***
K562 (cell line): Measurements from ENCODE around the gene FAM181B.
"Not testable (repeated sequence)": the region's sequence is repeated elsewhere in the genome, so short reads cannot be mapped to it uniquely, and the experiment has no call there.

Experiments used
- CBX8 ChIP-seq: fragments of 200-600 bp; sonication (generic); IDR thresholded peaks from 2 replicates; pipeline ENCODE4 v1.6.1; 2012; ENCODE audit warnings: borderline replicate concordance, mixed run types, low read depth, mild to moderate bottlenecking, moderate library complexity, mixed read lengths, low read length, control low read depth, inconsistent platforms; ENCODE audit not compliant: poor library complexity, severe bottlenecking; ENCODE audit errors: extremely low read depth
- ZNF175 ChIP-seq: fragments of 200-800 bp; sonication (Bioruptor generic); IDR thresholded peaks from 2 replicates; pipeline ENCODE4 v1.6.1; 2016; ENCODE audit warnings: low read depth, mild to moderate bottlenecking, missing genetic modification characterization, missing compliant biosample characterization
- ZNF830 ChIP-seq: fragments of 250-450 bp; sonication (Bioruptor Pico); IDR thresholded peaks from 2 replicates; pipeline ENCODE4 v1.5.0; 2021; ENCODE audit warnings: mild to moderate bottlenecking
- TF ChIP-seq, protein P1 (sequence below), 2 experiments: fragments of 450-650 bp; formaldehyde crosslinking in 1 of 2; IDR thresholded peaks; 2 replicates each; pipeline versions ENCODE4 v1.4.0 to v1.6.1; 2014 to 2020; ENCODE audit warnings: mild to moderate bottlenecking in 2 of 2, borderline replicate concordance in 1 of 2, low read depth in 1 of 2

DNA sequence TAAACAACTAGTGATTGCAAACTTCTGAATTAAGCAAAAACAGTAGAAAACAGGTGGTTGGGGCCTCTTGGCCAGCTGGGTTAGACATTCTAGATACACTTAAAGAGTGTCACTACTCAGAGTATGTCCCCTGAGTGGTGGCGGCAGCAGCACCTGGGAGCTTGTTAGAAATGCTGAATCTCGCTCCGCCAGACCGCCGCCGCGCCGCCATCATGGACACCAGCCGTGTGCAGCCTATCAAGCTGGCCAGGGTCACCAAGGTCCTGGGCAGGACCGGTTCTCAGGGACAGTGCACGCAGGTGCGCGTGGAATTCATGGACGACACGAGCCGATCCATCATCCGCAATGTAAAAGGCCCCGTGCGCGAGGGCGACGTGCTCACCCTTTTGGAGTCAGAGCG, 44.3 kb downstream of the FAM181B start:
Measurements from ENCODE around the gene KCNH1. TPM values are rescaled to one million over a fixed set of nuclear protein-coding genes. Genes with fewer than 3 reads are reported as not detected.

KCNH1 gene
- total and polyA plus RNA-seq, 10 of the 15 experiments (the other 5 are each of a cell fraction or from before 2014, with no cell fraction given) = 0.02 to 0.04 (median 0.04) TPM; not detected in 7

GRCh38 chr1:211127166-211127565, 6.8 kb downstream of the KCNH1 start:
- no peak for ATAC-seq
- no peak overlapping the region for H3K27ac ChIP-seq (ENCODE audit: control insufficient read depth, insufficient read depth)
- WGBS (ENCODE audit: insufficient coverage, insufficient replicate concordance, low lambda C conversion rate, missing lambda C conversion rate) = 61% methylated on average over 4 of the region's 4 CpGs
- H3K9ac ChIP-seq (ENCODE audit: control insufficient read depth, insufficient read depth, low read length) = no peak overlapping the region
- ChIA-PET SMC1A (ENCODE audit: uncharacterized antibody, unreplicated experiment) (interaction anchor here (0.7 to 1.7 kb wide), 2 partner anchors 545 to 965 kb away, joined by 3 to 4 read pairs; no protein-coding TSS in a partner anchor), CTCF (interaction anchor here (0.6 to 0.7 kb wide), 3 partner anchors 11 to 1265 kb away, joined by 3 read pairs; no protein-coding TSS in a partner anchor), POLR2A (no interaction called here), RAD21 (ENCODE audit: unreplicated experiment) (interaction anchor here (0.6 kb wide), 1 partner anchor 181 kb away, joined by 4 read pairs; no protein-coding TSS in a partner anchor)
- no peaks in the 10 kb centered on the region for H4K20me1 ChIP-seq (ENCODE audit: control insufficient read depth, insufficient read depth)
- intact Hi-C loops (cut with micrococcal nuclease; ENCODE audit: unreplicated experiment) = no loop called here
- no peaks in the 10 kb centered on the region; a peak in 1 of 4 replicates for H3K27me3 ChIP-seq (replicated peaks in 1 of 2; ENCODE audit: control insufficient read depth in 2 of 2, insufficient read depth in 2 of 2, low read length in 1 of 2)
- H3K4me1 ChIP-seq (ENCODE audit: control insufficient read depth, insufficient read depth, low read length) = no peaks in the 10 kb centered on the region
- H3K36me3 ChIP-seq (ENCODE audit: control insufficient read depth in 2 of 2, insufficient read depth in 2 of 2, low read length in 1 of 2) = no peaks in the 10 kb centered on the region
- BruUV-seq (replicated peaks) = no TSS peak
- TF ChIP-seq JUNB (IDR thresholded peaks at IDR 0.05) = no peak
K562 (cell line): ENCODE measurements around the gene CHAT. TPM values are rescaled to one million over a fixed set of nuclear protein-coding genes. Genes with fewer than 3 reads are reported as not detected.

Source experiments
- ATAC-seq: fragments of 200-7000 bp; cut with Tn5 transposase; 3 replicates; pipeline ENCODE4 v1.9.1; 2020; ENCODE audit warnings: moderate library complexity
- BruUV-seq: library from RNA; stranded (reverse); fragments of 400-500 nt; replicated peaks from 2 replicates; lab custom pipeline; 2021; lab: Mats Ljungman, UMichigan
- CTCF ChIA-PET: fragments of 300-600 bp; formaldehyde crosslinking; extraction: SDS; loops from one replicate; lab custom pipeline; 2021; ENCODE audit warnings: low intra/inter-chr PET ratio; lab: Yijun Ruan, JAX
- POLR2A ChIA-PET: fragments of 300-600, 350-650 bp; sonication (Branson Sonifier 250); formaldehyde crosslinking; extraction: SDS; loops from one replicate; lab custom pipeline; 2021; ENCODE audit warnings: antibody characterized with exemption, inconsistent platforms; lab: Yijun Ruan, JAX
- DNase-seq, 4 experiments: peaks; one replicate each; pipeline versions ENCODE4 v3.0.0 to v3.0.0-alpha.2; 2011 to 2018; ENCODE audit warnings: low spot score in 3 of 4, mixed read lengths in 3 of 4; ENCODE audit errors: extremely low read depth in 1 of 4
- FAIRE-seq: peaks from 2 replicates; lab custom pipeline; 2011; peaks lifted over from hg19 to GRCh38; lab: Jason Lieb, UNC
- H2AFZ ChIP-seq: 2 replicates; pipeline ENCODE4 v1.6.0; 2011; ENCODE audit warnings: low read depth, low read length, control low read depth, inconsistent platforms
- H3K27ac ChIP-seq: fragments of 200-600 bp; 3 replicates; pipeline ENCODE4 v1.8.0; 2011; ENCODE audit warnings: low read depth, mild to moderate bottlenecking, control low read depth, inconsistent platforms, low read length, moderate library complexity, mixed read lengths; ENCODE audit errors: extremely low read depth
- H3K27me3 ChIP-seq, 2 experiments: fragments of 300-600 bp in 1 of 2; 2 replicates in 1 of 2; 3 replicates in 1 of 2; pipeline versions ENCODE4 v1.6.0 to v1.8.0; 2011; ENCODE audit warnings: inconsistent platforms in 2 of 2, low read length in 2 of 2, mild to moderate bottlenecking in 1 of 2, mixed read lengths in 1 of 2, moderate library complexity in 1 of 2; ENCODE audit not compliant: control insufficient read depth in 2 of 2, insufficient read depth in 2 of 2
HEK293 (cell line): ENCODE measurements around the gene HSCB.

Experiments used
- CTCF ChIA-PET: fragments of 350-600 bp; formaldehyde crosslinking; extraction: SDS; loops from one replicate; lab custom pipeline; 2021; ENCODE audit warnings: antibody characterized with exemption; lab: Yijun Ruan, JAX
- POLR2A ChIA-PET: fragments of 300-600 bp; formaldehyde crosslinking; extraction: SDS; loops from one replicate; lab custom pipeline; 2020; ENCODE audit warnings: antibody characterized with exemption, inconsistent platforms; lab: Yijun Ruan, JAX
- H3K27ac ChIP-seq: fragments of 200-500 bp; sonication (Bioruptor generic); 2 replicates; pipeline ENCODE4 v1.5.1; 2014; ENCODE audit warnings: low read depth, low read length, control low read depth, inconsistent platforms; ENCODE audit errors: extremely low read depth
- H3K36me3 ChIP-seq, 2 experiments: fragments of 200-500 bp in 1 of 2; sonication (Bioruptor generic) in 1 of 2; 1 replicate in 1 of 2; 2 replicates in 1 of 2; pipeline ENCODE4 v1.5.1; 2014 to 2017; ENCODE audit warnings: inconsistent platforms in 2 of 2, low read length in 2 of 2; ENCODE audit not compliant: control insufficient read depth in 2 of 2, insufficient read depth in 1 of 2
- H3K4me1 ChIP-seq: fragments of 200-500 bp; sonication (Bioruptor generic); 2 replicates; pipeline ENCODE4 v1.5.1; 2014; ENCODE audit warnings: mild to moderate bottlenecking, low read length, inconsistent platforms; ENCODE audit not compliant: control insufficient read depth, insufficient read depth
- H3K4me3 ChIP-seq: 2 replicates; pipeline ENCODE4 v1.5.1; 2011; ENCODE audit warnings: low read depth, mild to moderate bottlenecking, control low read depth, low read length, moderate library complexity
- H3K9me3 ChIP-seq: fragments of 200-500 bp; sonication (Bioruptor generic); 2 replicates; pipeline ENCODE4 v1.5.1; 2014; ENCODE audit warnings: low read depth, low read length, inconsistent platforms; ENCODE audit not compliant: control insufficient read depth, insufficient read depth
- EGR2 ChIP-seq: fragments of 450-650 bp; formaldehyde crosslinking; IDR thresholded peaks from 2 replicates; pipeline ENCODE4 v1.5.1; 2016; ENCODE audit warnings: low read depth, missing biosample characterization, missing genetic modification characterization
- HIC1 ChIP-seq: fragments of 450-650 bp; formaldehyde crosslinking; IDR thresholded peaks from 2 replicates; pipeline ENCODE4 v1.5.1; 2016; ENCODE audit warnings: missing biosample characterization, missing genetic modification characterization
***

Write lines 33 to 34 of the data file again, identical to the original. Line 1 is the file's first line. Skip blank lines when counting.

- H2AFZ ChIP-seq: 2 replicates; pipeline ENCODE4 v1.6.0; 2011; ENCODE audit warnings: low read depth, low read length, control low read depth, inconsistent platforms
- H3K27ac ChIP-seq: fragments of 200-600 bp; 3 replicates; pipeline ENCODE4 v1.8.0; 2011; ENCODE audit warnings: low read depth, mild to moderate bottlenecking, control low read depth, inconsistent platforms, low read length, moderate library complexity, mixed read lengths; ENCODE audit errors: extremely low read depth